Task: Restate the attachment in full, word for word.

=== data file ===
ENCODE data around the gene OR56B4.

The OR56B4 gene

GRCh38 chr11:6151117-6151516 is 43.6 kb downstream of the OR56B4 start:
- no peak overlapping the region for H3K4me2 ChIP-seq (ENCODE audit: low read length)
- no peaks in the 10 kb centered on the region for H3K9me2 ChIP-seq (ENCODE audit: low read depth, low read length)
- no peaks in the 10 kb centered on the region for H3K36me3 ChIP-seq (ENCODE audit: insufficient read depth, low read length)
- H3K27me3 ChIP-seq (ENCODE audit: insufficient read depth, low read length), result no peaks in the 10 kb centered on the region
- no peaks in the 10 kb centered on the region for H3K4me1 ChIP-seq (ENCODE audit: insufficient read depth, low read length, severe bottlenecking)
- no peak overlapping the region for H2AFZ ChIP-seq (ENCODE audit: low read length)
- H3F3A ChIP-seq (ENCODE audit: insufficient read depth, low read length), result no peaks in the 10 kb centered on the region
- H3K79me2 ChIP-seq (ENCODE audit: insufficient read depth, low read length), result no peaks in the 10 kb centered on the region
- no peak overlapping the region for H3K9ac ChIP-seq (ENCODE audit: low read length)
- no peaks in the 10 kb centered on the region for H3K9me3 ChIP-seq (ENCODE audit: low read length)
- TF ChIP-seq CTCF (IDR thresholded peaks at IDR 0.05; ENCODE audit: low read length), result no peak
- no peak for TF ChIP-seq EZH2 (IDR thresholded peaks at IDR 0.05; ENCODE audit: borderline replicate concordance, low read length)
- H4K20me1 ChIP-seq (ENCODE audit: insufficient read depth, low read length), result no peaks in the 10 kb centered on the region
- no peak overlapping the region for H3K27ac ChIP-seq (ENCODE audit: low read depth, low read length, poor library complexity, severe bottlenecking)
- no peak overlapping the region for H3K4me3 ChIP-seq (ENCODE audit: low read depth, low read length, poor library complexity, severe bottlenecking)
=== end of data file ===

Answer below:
ENCODE data around the gene OR56B4.

The OR56B4 gene

GRCh38 chr11:6151117-6151516 is 43.6 kb downstream of the OR56B4 start:
- no peak overlapping the region for H3K4me2 ChIP-seq (ENCODE audit: low read length)
- no peaks in the 10 kb centered on the region for H3K9me2 ChIP-seq (ENCODE audit: low read depth, low read length)
- no peaks in the 10 kb centered on the region for H3K36me3 ChIP-seq (ENCODE audit: insufficient read depth, low read length)
- H3K27me3 ChIP-seq (ENCODE audit: insufficient read depth, low read length), result no peaks in the 10 kb centered on the region
- no peaks in the 10 kb centered on the region for H3K4me1 ChIP-seq (ENCODE audit: insufficient read depth, low read length, severe bottlenecking)
- no peak overlapping the region for H2AFZ ChIP-seq (ENCODE audit: low read length)
- H3F3A ChIP-seq (ENCODE audit: insufficient read depth, low read length), result no peaks in the 10 kb centered on the region
- H3K79me2 ChIP-seq (ENCODE audit: insufficient read depth, low read length), result no peaks in the 10 kb centered on the region
- no peak overlapping the region for H3K9ac ChIP-seq (ENCODE audit: low read length)
- no peaks in the 10 kb centered on the region for H3K9me3 ChIP-seq (ENCODE audit: low read length)
- TF ChIP-seq CTCF (IDR thresholded peaks at IDR 0.05; ENCODE audit: low read length), result no peak
- no peak for TF ChIP-seq EZH2 (IDR thresholded peaks at IDR 0.05; ENCODE audit: borderline replicate concordance, low read length)
- H4K20me1 ChIP-seq (ENCODE audit: insufficient read depth, low read length), result no peaks in the 10 kb centered on the region
- no peak overlapping the region for H3K27ac ChIP-seq (ENCODE audit: low read depth, low read length, poor library complexity, severe bottlenecking)
- no peak overlapping the region for H3K4me3 ChIP-seq (ENCODE audit: low read depth, low read length, poor library complexity, severe bottlenecking)